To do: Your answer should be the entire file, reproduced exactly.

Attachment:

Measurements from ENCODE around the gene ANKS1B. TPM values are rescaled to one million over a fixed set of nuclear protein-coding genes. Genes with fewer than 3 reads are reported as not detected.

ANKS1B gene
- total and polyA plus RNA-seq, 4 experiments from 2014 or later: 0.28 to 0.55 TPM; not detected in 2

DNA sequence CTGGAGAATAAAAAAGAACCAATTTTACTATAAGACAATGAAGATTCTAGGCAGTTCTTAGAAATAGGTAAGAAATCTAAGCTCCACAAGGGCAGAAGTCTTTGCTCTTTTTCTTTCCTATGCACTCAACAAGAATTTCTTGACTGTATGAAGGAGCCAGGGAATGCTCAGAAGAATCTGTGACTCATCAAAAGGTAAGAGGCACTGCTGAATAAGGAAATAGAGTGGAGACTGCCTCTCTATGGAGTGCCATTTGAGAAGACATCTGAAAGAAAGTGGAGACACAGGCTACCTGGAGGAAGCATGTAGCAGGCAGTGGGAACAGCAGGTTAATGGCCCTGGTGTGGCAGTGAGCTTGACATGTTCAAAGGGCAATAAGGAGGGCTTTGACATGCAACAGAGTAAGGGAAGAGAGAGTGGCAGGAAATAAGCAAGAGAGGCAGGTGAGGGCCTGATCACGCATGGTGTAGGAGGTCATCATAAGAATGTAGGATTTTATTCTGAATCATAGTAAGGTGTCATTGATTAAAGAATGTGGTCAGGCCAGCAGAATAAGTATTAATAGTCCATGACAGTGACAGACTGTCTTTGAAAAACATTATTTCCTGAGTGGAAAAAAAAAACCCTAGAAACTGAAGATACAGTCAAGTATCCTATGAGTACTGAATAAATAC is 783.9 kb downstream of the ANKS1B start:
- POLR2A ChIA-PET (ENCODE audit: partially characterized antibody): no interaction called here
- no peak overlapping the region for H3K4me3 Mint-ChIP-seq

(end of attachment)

Measurements from ENCODE around the gene ANKS1B. TPM values are rescaled to one million over a fixed set of nuclear protein-coding genes. Genes with fewer than 3 reads are reported as not detected.

ANKS1B gene
- total and polyA plus RNA-seq, 4 experiments from 2014 or later: 0.28 to 0.55 TPM; not detected in 2

DNA sequence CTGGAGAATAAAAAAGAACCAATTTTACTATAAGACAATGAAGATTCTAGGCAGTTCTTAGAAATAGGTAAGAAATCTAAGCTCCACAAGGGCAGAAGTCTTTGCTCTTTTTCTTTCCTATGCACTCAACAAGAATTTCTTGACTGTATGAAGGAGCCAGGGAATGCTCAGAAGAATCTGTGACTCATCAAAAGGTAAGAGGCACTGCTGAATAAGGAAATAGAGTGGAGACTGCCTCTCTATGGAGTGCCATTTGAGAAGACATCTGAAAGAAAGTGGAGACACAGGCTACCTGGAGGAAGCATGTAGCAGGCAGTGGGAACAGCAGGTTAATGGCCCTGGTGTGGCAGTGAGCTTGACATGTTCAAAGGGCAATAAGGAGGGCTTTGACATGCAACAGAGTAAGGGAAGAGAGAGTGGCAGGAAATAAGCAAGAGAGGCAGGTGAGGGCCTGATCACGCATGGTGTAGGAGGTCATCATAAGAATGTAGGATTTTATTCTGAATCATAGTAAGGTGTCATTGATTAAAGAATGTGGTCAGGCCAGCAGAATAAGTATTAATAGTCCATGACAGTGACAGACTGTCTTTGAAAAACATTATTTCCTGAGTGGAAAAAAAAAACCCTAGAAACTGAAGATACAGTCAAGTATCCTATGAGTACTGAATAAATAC is 783.9 kb downstream of the ANKS1B start:
- POLR2A ChIA-PET (ENCODE audit: partially characterized antibody): no interaction called here
- no peak overlapping the region for H3K4me3 Mint-ChIP-seq